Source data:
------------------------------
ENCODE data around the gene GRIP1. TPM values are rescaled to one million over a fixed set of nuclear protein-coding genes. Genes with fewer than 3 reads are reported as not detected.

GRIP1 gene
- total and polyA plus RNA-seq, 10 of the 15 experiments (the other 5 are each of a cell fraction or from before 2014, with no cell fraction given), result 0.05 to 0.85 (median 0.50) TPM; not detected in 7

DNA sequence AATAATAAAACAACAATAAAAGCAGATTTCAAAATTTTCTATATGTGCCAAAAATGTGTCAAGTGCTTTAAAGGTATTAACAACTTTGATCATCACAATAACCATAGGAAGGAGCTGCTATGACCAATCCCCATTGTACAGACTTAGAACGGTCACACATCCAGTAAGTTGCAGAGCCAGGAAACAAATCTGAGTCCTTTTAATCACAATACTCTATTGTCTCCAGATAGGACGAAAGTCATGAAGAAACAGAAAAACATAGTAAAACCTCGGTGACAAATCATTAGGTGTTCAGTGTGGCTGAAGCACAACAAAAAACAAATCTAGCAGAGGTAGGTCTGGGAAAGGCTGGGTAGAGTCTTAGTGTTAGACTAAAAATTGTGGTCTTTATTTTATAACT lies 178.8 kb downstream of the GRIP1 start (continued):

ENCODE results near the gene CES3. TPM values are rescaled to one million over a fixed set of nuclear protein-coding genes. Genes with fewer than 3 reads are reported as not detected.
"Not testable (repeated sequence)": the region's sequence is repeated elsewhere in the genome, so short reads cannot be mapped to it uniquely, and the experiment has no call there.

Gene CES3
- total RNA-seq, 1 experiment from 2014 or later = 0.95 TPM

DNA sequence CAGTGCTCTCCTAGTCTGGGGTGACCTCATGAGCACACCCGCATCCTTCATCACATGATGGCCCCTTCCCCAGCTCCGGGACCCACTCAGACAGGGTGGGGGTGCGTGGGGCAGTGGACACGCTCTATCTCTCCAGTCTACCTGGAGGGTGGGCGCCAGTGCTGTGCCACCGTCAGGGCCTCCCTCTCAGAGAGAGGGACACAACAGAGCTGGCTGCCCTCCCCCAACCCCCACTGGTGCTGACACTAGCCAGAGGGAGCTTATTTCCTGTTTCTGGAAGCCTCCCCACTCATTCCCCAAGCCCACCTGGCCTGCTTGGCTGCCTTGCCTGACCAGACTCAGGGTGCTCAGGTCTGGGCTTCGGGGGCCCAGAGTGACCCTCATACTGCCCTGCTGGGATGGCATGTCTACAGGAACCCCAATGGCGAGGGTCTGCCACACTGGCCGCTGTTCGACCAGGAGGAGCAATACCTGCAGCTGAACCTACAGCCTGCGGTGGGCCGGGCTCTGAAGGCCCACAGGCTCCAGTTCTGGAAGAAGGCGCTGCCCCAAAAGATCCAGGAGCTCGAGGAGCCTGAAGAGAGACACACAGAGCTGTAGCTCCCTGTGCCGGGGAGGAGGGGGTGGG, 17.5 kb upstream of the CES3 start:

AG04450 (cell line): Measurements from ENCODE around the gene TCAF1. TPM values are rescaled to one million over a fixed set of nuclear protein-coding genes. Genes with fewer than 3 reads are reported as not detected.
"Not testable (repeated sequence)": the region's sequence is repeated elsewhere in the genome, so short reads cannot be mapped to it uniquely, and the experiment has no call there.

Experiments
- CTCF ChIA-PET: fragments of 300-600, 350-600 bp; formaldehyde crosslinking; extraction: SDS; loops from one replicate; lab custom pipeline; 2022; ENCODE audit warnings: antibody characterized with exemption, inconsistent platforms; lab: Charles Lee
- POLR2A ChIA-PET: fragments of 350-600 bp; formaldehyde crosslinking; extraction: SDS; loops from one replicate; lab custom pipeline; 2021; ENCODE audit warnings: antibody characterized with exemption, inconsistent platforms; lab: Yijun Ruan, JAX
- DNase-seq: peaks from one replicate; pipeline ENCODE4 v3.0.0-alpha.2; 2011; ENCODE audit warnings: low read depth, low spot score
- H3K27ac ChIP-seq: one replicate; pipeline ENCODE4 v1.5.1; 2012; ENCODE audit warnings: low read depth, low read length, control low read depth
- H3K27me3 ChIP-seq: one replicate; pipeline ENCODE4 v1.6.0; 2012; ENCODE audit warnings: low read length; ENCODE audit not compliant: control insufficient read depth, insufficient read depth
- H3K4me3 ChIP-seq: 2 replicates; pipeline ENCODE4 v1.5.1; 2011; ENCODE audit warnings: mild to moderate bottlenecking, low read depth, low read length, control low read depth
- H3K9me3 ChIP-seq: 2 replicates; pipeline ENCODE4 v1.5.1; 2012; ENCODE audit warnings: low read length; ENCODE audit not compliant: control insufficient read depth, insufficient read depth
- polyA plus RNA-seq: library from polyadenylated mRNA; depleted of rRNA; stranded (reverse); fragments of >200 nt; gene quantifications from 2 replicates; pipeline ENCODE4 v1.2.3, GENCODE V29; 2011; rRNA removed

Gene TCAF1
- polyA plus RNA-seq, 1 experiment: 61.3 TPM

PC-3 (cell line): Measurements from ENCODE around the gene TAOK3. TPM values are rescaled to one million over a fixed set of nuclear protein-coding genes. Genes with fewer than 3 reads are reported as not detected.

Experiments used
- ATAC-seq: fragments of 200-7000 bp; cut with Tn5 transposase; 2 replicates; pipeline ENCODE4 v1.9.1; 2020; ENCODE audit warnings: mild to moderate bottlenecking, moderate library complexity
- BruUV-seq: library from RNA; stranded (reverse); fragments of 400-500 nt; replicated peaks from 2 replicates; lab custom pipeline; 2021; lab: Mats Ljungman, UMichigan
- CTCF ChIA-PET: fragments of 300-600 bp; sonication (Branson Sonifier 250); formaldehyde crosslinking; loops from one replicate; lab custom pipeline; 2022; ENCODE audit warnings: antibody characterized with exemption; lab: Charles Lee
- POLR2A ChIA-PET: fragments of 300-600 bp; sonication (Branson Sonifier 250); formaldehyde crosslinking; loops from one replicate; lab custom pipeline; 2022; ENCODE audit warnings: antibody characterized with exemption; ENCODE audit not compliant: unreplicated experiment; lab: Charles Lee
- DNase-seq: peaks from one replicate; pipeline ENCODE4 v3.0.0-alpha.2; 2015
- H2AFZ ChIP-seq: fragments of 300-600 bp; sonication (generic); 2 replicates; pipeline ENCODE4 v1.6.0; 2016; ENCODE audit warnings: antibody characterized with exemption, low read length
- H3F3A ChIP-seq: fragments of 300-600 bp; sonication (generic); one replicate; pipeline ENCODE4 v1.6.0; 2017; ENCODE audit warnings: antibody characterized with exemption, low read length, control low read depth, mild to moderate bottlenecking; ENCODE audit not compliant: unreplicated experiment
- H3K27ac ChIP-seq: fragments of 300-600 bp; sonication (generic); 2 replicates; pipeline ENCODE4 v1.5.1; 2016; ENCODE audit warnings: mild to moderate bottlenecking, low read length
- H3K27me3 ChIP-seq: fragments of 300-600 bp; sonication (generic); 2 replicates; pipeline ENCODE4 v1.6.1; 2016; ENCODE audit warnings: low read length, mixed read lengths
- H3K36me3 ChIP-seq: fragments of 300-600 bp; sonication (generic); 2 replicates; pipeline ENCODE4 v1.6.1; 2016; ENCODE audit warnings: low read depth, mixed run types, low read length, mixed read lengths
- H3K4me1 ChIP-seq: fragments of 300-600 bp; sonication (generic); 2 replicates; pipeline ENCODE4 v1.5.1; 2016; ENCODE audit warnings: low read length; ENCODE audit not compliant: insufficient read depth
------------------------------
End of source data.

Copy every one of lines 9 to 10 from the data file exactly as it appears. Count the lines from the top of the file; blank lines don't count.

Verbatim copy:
DNA sequence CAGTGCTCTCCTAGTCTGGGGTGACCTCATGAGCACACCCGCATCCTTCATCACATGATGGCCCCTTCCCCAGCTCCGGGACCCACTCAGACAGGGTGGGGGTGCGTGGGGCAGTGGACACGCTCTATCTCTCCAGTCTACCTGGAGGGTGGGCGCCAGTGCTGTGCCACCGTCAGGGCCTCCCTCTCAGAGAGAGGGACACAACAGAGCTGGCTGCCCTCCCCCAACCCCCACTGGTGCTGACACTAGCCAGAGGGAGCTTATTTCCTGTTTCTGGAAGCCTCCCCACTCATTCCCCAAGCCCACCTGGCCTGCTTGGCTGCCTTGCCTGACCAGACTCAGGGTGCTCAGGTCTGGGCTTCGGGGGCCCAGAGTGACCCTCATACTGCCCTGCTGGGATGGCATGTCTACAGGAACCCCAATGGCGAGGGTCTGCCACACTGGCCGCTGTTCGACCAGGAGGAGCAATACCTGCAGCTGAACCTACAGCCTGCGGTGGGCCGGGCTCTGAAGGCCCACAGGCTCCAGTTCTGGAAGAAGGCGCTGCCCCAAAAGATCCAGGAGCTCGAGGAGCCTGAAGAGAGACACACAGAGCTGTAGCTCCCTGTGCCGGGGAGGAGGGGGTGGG, 17.5 kb upstream of the CES3 start:

AG04450 (cell line): Measurements from ENCODE around the gene TCAF1. TPM values are rescaled to one million over a fixed set of nuclear protein-coding genes. Genes with fewer than 3 reads are reported as not detected.